From the Artist:
"Yemenja" The subject of this print, Yemenja, grew out of research on African art and a Sabbatical trip with my wife Thomasena, to the Sacred Forest of Oshogbo, Nigeria, were we first encountered Yemenja. I had given a lecture on "African American Art and Artists," at the African Studies Center of the University of Ibadan . On the next day, the Director,, Bob Armstrong, invited us to go with him to Oshogbo, where we could meet Susan Wenger and see the Sacred Forest of Oshogbo. We were delighted to accept his invitation and soon found ourselves in Oshogbo where we met Susan Wenger who was known as "The White Goddess." Wenger, a sculptor, had come to Oshogbo with her husband, Ulli Berri to establish a community center. Here she taught a group of young African artists that became famous at the Oshogbo artists. Perhaps the most famous of this roup is Twin Seven Seven. Susan became totally African. After divorcing her husband she married the town drummer and became immersed in native African religions. She was the protector of the Sacred Forest and her heroic sculptural figures are scattered throughout the forest. She gave us ideas that were drawn from African folklore. She explained each of the sculptures, the spirits, and ideas that were drawn from African folklore. She introduced us to Yemenja. Susan Wenger was considered a leader of the cult of Yemenja. She explained that Yemenja was the protector of all living things in the waters and showed us the wellspring of the waters from which she came. Bob Armstrong, Director of the African Studies at the University of Ibadan and our host to Oshogbo, insisted that we visit Bahia, Brazil where we would find more exciting material about Yemenja and other Orishas of the Brazilian pantheon of African saints transformed and intertwined with Catholic saints. in Bahia we found a wealth of material about Yemenja. One source tells us that Yemenja (Yemenjea), is the Lady of the Waters, the wife of Oxala, the mother of all the Orishas (pronounced O-ree-sha). She wears blue; shells and stones from the sea are her symbols. In the syncretism she is "Our Lady of the Immaculate Conception." Her day of the week is Saturday . She is known as the "Lady Junainer inae, Maria, Princess of aroka. The long boat fishermen and sailors in Itaparica on the Red River have a celebration in her honor. The "Fiesta of the Second of February" on the Red River is famous and merited in song by the Brazilian composer Dorival Caymmi. Moreover, a good part of the work of Caymmi has Yemenja as its theme. Among the followers of the great composer many others have celebrated her. All the Sea of Behia belongs to Yemenja. At the New Year, the beach of Copacabana is filled with her devotees sending toy boats of wood, paper, and plastic, filled with food for the nourishment of Yemenja." I use the image of Yemanja to express the beauty, the strength, and the contributions of womanhood throughout the world, as well as the tenderness, the motherhood and the love of humankind expressed through this figure. In America, she walks with Sojourner Truth and Harriet Tubman; with Susan B. Anthony and Suffragette women; with Coretta Scott King and Maya Angelou; with Catherine Dunhm and elizabeth Catlett; Yemenja is, in my mind, the best of all that is positive and good and loving and strong and beautiful about womanhood.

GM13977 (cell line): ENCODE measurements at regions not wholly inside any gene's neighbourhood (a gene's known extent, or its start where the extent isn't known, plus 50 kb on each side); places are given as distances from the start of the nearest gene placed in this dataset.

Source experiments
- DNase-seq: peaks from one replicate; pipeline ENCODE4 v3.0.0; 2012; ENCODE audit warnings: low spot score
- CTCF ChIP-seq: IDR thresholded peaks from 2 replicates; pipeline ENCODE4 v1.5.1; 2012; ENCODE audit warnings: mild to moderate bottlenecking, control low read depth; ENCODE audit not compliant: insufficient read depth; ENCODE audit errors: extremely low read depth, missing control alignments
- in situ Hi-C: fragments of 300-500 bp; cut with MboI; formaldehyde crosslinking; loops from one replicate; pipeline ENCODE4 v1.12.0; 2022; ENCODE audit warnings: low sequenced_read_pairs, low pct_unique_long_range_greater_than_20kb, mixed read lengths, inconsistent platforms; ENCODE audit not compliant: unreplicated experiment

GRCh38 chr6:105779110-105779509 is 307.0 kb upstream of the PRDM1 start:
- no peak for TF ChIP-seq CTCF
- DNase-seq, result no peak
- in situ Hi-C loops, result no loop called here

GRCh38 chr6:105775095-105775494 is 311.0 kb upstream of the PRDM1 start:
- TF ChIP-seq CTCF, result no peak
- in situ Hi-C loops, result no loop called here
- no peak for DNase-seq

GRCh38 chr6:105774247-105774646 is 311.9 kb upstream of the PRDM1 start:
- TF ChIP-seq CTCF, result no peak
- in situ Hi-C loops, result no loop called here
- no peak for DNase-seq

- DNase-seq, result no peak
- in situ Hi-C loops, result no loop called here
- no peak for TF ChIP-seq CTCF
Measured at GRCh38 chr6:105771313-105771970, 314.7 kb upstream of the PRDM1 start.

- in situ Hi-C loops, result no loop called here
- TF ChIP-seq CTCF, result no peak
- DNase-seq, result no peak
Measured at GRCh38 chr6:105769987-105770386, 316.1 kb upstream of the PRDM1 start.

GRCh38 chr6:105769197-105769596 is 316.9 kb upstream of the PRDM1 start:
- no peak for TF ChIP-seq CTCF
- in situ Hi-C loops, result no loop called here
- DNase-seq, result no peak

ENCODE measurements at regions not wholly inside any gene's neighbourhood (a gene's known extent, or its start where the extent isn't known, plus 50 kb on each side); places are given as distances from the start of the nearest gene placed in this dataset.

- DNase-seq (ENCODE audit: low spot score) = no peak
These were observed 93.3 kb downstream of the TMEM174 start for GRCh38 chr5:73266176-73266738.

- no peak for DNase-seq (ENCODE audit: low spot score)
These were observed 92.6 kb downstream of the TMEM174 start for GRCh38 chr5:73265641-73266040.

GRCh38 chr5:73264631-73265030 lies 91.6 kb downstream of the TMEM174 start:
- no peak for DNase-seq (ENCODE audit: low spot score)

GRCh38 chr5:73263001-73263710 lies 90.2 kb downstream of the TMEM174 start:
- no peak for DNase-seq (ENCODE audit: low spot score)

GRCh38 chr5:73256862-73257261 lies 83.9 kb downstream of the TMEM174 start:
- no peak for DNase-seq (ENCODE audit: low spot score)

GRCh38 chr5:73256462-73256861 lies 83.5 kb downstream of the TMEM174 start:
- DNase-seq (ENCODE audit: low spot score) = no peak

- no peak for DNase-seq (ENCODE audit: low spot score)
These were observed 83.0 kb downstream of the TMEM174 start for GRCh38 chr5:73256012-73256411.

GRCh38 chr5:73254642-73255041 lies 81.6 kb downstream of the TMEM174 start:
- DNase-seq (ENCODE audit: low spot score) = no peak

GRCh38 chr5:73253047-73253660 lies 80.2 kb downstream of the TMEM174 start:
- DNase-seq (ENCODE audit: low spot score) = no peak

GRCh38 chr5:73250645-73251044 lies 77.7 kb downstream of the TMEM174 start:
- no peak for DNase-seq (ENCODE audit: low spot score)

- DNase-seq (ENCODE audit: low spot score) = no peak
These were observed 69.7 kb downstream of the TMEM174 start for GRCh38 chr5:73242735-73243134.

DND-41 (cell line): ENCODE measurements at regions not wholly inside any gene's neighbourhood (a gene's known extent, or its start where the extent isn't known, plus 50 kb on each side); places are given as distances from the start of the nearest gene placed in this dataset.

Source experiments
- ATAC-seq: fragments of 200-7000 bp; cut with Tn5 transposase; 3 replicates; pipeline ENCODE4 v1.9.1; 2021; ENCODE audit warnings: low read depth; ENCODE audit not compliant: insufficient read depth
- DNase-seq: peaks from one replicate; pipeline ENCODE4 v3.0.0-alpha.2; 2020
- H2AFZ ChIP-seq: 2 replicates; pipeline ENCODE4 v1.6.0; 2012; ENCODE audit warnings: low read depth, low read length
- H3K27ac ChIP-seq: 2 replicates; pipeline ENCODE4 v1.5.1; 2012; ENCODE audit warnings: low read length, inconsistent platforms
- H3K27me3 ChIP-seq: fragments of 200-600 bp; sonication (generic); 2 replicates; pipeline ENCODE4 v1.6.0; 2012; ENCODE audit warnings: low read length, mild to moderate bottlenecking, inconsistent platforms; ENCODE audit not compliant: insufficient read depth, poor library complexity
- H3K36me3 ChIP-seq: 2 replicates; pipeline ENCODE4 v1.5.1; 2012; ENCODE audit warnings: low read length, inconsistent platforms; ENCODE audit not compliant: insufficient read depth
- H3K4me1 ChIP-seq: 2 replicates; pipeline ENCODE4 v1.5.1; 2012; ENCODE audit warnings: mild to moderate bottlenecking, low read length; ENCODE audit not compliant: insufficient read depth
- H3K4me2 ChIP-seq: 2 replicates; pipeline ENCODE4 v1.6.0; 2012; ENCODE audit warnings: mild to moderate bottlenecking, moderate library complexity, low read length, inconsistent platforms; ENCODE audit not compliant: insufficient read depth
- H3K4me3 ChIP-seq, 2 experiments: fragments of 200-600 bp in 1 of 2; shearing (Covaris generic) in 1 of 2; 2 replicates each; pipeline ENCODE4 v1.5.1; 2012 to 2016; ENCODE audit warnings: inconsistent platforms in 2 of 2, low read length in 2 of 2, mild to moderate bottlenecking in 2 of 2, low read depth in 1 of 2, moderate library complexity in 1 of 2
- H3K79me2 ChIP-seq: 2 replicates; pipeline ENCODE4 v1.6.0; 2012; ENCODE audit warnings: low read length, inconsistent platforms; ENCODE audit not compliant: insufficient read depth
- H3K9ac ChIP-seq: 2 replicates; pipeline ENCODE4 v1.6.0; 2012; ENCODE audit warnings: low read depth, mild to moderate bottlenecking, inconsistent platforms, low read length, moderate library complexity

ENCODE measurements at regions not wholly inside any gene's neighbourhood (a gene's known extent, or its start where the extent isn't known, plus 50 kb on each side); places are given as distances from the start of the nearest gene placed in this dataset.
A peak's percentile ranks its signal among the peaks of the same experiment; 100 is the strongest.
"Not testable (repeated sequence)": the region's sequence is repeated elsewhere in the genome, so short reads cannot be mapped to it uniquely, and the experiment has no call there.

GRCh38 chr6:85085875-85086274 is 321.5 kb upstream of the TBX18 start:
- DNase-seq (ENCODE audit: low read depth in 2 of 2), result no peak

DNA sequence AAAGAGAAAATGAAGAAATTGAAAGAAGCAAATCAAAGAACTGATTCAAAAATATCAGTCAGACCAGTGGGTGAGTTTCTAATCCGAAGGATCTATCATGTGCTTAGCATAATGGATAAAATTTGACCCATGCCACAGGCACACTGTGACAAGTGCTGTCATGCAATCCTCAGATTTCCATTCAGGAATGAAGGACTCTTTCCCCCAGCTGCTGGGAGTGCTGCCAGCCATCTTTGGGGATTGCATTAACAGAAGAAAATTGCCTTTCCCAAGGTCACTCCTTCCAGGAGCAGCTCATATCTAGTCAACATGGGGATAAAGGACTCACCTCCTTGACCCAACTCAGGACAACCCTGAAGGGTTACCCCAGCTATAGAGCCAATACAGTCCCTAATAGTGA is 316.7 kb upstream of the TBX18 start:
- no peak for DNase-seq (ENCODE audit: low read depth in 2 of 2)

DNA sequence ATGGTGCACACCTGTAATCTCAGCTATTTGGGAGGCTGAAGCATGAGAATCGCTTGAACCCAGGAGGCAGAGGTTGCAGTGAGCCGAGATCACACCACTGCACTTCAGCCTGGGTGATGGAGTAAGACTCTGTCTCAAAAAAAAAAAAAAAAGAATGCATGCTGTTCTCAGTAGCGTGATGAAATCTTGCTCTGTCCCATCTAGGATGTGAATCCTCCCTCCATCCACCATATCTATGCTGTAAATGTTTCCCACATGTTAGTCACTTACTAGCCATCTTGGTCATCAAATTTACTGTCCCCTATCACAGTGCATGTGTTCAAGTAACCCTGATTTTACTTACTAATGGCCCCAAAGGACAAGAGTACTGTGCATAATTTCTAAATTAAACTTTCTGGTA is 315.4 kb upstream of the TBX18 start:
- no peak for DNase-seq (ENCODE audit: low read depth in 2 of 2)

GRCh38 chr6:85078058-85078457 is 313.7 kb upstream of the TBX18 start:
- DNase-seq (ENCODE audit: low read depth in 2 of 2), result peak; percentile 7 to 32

Painter, printmaker, and scholar J. Eugene Grigsby was born in Greensboro, NC. He earned a BA from Morehouse College, Atlanta, an MA from Ohio State University, Columbus, and a PhD in art education from New York University. Grigsby also studied at...Read More ⟶